California’s New Electronic Discovery ActFourth Quarter 2009 – Newsletters California UPDATE Employment Law
California's Electronic Discovery Act became effective on June 29, 2009. The Act defines electronically stored information (ESI) and integrates the procedures for discovery of ESI into the existing rules of discovery. Among other things, the Act also allows parties to subpoena non-parties to produce ESI, requires the court to limit the extent and frequency of discovery of ESI under certain conditions, contains a procedure for information produced inadvertently and provides that a responding party may be required to translate ESI into a reasonably usable form, at the reasonable expense of the requesting party.
Employers must also remember that, immediately upon notice of pending or threatened litigation, a party becomes obligated to preserve information that may in any way be relevant to the litigation, including ESI. The Act provides that a court shall not sanction a party or its attorney for failure to provide ESI that is “lost, damaged, altered, or overwritten as a result of routine good faith operation of an electronic system.”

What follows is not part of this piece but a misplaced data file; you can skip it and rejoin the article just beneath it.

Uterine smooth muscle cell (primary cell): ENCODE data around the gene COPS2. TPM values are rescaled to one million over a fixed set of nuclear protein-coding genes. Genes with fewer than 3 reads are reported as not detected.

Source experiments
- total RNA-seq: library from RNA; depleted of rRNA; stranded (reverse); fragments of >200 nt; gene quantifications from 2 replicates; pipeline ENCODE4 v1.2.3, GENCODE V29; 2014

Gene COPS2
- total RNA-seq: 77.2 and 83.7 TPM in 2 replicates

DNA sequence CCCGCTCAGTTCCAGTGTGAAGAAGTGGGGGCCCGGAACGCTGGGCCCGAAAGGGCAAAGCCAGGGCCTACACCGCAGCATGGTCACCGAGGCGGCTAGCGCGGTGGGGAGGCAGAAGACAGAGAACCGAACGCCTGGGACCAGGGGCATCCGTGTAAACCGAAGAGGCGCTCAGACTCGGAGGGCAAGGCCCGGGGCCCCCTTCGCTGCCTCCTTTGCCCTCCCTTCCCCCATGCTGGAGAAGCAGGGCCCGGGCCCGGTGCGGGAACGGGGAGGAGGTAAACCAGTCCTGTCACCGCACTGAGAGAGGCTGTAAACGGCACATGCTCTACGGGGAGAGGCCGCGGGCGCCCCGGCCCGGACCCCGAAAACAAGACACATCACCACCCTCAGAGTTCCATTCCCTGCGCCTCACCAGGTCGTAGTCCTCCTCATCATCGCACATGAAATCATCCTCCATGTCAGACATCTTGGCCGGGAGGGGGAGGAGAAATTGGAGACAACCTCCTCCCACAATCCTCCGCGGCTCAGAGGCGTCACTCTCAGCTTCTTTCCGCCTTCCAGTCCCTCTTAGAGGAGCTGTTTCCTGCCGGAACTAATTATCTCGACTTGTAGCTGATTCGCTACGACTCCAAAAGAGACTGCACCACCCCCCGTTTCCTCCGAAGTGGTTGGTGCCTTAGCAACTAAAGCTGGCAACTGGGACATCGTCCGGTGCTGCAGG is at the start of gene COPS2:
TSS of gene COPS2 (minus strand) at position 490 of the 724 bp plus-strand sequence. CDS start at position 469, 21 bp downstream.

While the Act closely parallels the December 2006 amendments to the Federal Rules of Civil Procedure, there are several differences. Most significantly, all ESI is presumed accessible under California law.An employer may object or seek a protective order in responding to a request for inaccessible ESI, but under California law, the employer must still identify the types or categories of sources of the ESI that are not reasonably accessible. Under the Federal Rules, there is no duty to produce ESI that is not reasonably accessible due to undue burden or expense.
ESI is an important and sometimes irreplaceable source of discovery and evidence in litigation. These recent amendments to the federal and state rules of discovery should be reviewed in order to properly preserve information and effectively plan and respond to discovery requests.